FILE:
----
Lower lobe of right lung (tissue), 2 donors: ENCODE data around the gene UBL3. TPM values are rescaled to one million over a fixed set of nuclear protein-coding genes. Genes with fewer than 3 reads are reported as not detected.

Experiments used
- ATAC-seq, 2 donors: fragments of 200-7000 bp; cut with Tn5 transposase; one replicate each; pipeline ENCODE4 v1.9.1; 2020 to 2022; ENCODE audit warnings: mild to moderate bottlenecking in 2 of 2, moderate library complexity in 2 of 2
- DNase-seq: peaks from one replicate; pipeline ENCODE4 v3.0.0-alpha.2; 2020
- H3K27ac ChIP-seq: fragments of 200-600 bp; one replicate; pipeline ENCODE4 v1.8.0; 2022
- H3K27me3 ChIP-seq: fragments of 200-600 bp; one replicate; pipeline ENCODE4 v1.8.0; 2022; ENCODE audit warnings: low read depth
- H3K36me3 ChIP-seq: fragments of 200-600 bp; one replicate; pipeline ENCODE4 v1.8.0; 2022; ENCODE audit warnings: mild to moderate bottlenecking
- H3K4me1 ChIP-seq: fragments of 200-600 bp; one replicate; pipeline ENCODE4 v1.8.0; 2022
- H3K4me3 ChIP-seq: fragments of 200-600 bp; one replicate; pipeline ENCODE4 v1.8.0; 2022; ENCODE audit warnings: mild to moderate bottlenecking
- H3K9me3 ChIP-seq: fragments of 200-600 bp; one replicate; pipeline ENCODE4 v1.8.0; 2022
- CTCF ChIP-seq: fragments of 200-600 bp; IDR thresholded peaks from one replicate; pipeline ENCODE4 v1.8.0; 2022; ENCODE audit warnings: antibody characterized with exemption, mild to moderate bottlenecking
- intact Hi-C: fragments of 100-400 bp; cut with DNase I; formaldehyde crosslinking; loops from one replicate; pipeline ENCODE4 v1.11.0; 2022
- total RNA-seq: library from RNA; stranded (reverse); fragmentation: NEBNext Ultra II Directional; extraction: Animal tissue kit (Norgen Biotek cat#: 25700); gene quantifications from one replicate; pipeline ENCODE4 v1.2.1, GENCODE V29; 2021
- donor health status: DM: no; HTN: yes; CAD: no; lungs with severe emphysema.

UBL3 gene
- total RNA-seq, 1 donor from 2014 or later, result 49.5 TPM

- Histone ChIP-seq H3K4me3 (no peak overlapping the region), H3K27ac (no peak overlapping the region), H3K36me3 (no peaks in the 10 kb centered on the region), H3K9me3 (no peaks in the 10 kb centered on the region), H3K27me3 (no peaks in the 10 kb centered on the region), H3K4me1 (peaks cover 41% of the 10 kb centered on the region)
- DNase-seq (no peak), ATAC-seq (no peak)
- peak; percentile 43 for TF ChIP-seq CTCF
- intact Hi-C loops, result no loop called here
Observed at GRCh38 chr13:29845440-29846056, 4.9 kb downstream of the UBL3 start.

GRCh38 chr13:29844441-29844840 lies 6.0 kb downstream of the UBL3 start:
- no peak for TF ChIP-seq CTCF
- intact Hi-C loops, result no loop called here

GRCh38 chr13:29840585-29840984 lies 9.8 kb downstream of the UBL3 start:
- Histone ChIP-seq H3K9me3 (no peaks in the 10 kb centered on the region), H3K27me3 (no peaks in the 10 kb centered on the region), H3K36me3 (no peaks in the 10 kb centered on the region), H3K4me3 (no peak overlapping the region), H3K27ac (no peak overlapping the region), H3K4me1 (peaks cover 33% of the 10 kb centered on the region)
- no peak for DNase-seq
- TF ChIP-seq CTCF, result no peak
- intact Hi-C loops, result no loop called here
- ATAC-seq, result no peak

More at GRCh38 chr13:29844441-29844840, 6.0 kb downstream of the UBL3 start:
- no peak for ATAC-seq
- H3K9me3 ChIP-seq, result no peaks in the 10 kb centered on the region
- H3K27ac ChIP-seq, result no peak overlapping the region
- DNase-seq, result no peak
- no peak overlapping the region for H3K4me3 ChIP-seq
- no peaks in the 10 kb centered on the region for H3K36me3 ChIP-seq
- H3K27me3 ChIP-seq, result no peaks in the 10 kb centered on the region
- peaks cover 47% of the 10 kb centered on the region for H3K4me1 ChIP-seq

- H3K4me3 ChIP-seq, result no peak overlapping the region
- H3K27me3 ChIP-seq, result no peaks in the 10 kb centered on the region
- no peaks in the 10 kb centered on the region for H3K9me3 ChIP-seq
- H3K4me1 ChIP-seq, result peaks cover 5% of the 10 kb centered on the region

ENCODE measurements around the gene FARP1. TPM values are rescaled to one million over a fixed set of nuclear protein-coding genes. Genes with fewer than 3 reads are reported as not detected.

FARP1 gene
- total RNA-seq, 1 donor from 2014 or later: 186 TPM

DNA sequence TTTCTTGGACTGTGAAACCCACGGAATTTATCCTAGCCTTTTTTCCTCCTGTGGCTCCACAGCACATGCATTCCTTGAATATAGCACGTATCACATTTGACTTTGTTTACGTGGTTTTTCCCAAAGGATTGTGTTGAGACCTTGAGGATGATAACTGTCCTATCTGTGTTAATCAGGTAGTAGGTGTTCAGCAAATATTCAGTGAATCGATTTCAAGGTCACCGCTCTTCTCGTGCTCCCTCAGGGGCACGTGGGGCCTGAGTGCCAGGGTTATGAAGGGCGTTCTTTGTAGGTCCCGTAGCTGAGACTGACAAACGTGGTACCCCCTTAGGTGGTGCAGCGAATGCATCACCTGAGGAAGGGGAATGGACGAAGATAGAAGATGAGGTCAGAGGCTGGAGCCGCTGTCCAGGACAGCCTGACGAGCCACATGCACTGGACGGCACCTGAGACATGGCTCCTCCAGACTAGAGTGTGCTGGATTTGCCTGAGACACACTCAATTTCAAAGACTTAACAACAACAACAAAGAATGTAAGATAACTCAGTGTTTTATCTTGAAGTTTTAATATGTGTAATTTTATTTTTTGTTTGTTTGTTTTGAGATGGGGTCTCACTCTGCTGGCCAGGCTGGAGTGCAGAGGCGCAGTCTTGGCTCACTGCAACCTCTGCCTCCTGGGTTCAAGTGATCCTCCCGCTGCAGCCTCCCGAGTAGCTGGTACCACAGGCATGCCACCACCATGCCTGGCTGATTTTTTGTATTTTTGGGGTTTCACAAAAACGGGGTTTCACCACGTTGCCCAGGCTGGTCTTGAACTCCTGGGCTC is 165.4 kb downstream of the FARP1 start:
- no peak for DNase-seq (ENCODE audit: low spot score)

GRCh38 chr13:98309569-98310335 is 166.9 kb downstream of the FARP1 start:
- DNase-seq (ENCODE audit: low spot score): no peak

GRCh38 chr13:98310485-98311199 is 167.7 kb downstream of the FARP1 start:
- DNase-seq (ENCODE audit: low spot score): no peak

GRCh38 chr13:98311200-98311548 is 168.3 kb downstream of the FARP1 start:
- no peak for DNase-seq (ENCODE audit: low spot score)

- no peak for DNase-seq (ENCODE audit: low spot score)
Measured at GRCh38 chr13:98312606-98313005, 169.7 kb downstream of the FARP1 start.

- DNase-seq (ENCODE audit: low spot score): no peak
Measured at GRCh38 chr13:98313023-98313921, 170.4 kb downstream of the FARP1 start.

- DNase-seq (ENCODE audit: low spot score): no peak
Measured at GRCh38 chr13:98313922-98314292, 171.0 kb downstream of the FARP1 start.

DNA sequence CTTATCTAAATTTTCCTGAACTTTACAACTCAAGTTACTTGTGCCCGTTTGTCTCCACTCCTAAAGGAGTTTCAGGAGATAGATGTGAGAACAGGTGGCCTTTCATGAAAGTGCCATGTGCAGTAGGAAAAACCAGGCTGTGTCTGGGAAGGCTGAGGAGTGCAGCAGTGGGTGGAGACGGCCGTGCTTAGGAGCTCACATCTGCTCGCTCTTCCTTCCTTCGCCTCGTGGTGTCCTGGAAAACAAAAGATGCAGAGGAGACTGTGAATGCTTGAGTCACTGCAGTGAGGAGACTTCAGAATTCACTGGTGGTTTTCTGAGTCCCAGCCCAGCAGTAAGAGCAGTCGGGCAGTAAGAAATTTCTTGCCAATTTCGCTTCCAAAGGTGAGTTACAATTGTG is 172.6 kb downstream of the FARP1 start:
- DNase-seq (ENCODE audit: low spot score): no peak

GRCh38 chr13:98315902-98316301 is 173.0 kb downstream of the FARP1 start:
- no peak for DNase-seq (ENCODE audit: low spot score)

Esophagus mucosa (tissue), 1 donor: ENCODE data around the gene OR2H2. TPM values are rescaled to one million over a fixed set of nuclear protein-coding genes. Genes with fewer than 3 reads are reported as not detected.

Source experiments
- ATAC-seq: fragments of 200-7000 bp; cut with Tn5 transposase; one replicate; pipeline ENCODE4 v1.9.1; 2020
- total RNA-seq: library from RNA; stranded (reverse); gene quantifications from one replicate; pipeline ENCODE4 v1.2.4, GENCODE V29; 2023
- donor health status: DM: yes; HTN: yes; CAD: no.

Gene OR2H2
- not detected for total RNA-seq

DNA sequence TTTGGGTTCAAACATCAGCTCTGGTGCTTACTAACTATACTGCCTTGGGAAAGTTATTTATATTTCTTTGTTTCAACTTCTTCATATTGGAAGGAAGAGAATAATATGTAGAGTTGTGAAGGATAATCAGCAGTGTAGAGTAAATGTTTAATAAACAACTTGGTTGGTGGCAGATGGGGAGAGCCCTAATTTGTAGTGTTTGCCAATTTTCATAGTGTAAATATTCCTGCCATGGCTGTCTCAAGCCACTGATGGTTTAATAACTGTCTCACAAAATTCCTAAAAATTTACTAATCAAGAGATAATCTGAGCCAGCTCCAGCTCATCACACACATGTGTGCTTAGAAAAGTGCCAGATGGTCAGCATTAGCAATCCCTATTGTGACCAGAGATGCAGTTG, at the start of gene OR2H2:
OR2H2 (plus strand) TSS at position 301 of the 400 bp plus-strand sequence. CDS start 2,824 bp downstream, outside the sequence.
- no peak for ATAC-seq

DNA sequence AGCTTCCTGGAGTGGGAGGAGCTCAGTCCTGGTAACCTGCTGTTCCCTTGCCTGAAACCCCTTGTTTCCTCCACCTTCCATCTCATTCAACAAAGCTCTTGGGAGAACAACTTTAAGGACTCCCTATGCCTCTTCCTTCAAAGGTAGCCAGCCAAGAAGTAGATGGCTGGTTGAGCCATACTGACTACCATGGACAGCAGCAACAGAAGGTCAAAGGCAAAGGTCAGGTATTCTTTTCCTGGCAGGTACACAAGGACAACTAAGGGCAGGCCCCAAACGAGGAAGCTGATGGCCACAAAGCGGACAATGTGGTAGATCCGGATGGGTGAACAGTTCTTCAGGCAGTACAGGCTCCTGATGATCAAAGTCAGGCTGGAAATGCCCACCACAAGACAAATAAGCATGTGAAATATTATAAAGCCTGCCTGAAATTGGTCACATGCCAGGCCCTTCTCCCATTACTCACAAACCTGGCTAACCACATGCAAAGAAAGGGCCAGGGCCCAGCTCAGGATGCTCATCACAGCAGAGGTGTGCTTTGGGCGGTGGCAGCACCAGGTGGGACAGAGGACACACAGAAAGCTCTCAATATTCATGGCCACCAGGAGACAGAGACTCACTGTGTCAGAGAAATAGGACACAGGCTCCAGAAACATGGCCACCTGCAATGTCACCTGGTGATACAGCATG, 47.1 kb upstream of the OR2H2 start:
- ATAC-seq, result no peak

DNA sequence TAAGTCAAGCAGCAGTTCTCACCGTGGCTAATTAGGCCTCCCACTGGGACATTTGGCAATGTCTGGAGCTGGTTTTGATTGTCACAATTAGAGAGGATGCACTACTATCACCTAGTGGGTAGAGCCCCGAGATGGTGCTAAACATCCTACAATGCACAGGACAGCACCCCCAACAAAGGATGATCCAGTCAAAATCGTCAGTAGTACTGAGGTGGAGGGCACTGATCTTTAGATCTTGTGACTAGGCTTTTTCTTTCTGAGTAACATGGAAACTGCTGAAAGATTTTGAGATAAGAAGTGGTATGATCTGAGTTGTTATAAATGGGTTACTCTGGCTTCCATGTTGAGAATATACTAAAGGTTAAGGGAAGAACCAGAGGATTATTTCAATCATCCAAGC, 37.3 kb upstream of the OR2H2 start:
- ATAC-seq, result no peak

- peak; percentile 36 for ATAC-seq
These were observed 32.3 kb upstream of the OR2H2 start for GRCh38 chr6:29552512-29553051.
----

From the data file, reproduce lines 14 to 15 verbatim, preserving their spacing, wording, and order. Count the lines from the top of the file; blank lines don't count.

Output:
- donor health status: DM: no; HTN: yes; CAD: no; lungs with severe emphysema.

UBL3 gene